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prevent more gop defenses. >> what they're less effective at is what happens in the marketplace. >> reporter: on capitol hill vice president pence reassured skittish republicans that the report is probably wrong. >> we have an obligation to keep our promises. >> reporter: house speaker ryan says everything is going to plan. but congressman kevin brady whose committee approved the bill last week said they're looking at tweeting the bill's tax credits after the ceo determined older low income americans could see their costs spike by 15% from $1,700 to nearly $15,000. it was announced tuesday, i have decided to vote no on the bill. too many of my constituents will
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lose. >> pull the bill. >> democratic leader nancy pelosi dismissed one of the few bright spots in this report. >> their plan would cut the deficit by about $300 billion over ten years. is that a benefit in your view? >> of course, you can have savings if you cut off millions of people to access from care. >> even if they round up enough party support next week it goes to the side where gop critics have been even more vocal. >> it raises the question of why they would want to vote for h pill and pay political price for voting for this bill if it is doomed failure in the senate. >> speaker ryan has tried to reassure conservatives that there are more reforms coming in phase 2 and 3 of his health care plan, but there's no legislation in place to back that up,
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charlie, and they're worrying it would mtd go anywhere. >> thanks, nancy. cbs contributor and moderator of "face the nation" john dickerson is with us, good morning. >> good morning. >> can he, if he wades into this, get it passed? >> well, not in its current form. there's just too many people in on the republican side who are against it. so the president has two key things. it's a complicated process, multiple stages. the bill itself is complicated with lots of interlocking parts. that's not something that donald trump is experienced at doing, selling something that's very complicated. can he put a simple tag on it in the face of what some tough political headwinds including
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this, of course, people who won't be covered. >> the question is does he have political juice to lean on them to make them agree? >> political juice does nothing for you. ail it means is you use muscle to pass a bill and then if something goes wrong with the bill, people who were muscled into it, they can't really -- they did it not because they loved the bill and loved what was in it but it means they defect. he has to sell it. >> it looks line the plan is on a report and was it is a convenient way to shift the problem from real problems of their bill? >> that maybe, when you're trying to shift the process. exclusively one dies off. but h this case you have the president trying to go out and sell it. you have the legislation folk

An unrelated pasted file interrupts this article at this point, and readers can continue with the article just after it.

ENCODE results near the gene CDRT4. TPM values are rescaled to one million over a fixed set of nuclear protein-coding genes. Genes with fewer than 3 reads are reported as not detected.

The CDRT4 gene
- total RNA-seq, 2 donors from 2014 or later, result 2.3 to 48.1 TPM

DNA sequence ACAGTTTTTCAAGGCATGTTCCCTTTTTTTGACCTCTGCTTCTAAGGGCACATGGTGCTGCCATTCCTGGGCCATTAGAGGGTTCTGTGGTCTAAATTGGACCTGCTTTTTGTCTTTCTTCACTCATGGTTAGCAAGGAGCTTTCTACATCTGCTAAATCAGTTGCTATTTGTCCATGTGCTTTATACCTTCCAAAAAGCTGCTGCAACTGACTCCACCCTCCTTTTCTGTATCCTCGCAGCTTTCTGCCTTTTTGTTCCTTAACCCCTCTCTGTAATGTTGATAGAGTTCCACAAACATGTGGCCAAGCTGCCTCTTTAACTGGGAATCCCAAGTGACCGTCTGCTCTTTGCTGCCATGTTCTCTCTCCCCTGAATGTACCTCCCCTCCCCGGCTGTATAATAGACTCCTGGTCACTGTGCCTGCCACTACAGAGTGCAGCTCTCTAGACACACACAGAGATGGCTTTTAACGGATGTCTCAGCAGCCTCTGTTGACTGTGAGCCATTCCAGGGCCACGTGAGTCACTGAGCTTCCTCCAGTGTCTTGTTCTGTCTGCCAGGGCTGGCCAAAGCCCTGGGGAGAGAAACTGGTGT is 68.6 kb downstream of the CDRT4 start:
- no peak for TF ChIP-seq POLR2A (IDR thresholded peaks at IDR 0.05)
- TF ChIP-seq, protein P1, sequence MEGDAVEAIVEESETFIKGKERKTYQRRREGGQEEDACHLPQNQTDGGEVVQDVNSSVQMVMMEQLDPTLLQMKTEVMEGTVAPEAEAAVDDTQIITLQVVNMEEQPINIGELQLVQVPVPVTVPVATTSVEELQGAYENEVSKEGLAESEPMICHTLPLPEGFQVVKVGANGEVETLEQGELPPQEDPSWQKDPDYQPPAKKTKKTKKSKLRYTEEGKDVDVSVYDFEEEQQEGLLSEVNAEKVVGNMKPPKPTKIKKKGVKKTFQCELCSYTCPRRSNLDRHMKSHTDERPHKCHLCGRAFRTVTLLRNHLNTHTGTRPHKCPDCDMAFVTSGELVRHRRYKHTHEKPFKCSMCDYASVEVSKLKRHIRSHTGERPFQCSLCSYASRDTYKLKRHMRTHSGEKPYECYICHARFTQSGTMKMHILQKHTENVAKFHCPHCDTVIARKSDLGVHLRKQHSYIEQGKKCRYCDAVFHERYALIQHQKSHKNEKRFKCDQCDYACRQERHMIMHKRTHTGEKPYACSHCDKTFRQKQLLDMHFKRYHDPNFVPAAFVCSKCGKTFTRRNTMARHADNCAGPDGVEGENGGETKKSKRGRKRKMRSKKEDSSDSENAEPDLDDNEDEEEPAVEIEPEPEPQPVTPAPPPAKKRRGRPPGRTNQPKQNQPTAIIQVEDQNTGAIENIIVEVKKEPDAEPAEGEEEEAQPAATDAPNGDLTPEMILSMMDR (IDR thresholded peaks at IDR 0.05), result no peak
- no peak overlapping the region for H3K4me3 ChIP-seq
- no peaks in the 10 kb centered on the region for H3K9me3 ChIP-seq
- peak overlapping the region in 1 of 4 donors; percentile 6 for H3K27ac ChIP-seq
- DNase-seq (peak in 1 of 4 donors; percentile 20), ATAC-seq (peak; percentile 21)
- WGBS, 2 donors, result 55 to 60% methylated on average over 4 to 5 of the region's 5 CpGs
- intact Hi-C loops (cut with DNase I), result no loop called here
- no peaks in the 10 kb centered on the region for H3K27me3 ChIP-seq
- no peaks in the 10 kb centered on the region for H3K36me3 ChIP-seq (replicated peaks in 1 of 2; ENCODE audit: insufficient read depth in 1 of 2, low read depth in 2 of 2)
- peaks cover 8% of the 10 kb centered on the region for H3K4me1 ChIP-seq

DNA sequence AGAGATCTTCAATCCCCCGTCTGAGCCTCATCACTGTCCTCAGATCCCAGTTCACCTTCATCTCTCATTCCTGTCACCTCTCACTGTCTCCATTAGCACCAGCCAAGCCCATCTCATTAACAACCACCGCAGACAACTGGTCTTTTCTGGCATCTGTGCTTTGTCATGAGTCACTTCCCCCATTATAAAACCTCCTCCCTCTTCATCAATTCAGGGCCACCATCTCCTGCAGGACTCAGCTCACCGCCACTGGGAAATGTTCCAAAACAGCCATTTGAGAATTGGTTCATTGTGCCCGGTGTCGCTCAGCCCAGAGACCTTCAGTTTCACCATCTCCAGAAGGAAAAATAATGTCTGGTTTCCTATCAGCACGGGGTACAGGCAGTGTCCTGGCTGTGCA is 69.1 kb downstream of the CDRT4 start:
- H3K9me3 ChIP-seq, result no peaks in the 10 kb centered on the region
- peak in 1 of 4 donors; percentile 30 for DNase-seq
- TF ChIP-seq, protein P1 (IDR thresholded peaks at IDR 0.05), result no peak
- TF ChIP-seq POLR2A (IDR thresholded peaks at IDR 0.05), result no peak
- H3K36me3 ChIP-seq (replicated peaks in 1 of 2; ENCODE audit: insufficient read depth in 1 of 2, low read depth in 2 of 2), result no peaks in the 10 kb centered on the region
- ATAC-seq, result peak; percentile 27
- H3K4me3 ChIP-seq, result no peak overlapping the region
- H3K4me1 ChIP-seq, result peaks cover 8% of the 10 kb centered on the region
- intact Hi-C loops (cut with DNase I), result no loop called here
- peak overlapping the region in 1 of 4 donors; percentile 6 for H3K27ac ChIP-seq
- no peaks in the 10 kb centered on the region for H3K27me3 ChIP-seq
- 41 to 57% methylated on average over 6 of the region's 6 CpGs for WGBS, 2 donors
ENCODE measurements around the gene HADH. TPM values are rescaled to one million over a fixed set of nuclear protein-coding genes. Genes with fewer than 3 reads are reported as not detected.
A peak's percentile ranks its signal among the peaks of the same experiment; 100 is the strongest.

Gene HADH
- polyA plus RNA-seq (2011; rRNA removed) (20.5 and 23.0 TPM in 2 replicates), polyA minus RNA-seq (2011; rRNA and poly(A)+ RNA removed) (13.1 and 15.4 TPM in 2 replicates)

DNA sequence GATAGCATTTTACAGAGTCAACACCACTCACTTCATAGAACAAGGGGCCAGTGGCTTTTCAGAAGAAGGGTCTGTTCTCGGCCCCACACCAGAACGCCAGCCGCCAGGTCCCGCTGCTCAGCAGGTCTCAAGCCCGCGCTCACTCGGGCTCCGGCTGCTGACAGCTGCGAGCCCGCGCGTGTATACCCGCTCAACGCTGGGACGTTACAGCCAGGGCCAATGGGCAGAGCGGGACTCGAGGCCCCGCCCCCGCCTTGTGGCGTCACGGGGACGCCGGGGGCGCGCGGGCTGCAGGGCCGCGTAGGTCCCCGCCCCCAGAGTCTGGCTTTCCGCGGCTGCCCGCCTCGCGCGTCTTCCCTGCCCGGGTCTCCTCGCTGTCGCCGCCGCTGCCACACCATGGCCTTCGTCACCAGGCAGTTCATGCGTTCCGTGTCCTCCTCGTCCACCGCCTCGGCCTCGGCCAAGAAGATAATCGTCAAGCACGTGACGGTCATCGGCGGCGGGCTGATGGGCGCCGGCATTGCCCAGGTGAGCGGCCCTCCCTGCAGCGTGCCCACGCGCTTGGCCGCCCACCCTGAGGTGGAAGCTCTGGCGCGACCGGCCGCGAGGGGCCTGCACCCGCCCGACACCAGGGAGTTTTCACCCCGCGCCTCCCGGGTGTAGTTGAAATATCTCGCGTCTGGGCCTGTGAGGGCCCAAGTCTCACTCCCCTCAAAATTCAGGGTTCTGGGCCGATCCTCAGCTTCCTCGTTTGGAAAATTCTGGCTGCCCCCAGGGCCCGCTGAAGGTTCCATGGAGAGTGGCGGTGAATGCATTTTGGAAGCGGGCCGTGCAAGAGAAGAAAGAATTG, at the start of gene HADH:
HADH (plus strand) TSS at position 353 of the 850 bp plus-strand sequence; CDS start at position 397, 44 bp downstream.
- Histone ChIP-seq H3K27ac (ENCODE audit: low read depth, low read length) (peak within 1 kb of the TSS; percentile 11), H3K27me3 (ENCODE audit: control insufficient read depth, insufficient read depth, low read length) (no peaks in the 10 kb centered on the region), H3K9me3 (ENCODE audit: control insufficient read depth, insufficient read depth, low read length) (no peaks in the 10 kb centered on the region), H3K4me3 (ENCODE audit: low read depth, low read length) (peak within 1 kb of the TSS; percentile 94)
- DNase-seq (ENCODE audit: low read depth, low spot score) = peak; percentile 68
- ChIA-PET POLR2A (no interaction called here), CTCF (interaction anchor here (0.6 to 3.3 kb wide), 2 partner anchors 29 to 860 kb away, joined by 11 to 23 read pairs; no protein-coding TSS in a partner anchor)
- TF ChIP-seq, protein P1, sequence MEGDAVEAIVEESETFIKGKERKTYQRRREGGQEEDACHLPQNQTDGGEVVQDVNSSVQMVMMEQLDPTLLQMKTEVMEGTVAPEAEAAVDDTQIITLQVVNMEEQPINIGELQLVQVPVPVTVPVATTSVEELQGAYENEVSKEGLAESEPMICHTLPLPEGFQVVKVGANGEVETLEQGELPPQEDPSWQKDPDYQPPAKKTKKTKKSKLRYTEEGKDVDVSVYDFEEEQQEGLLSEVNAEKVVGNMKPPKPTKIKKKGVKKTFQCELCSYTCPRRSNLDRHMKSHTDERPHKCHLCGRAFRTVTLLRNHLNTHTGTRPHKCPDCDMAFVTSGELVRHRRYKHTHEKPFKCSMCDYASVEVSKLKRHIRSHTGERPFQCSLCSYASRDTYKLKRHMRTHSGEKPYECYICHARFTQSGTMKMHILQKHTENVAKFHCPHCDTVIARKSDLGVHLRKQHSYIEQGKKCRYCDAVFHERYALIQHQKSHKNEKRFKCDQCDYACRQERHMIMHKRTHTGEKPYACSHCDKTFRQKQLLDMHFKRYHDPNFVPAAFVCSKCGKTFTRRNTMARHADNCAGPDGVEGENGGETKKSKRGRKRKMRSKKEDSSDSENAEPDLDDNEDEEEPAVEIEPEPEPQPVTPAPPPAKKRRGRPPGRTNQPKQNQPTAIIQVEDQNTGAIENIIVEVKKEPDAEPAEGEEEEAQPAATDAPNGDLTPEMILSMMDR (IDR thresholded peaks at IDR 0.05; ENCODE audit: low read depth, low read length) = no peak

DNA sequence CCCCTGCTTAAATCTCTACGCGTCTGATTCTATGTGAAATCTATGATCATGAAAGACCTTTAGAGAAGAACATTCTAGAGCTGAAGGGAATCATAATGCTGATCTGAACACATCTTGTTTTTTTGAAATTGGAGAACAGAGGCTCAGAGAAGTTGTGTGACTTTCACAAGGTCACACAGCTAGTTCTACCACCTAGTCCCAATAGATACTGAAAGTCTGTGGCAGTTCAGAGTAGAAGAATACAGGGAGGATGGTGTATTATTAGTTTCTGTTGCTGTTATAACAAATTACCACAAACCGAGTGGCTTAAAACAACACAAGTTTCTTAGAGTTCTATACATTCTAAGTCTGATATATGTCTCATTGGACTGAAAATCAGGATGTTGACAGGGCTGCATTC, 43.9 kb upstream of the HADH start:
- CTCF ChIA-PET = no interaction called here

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on. you fix one and another pops up someplace else. they lose people, republicans in the middle who wanted to be more generous. >> what can save the bigsome. >> that's a good question. because you have conservatives in the house, you lose those in the senate. it's not clear what saves the bill. always because it's a fancy piece of legislation. anything you pass now is going to cause racing even more. >> what does this mean between the relationship of paul ryan and the presidentsome. >> well, a lot of the president supporters are blaming paul ryan. paul ryan and the president had a lot of differences during the campaign.
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the president and pault. or else the republicans an democrats will exploit any difference between the two of them if they don't want to support the legislation they're putting forward. >> john dickerson with the bumps in the road. thank you, john. millions of people in the northeast are digging out from a mass in late winter storm. more heavy snow and strong winds hit new england overnight. at least nine deaths are blamed on the storm that crossed the country. nearly a quarter of a million people lost power in the northeast. most did not get the large snow totals that were expected. the national weather service reportedly projektded smaller snowstorms before it hit but after the public news
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conference, they decided not to raise it. david begnaud is outside the new york state capitol in new albany. you guys got hammered in new york. right on the money there. >> yeah. look. yesterday we were in times square talking about what might come and it didn't happen. we made it up to albany. it's waist deep in some areas, knee deep at the capitol. it sure looks pretty but it's miserable. we haven't heard of any deaths. this morning the windchill, can you tell from my lips, is negative 6. the heavy snow and winds continue to battle the east coast. snow piled up steadily throughout tuesday. in binghamton, a record-breaking snow fall of more than 30
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inches. you can imagine how difficult on the throughway, the kbs were raymond o'keefe of the national weather service measured more than a fight of snow. >> it's a good storm after a mild and zany winter. >> it's been a crazy winter. you nknow, we have have 1 1/ 2 o 2 inches of snow. >> the numbers projected occurred to the north and west of us, not here, thank god. >> reporter: before the storming predictions were new york and philadelphia would see up to 18 inches. meteorologist jeff pair a deli says the actual path of the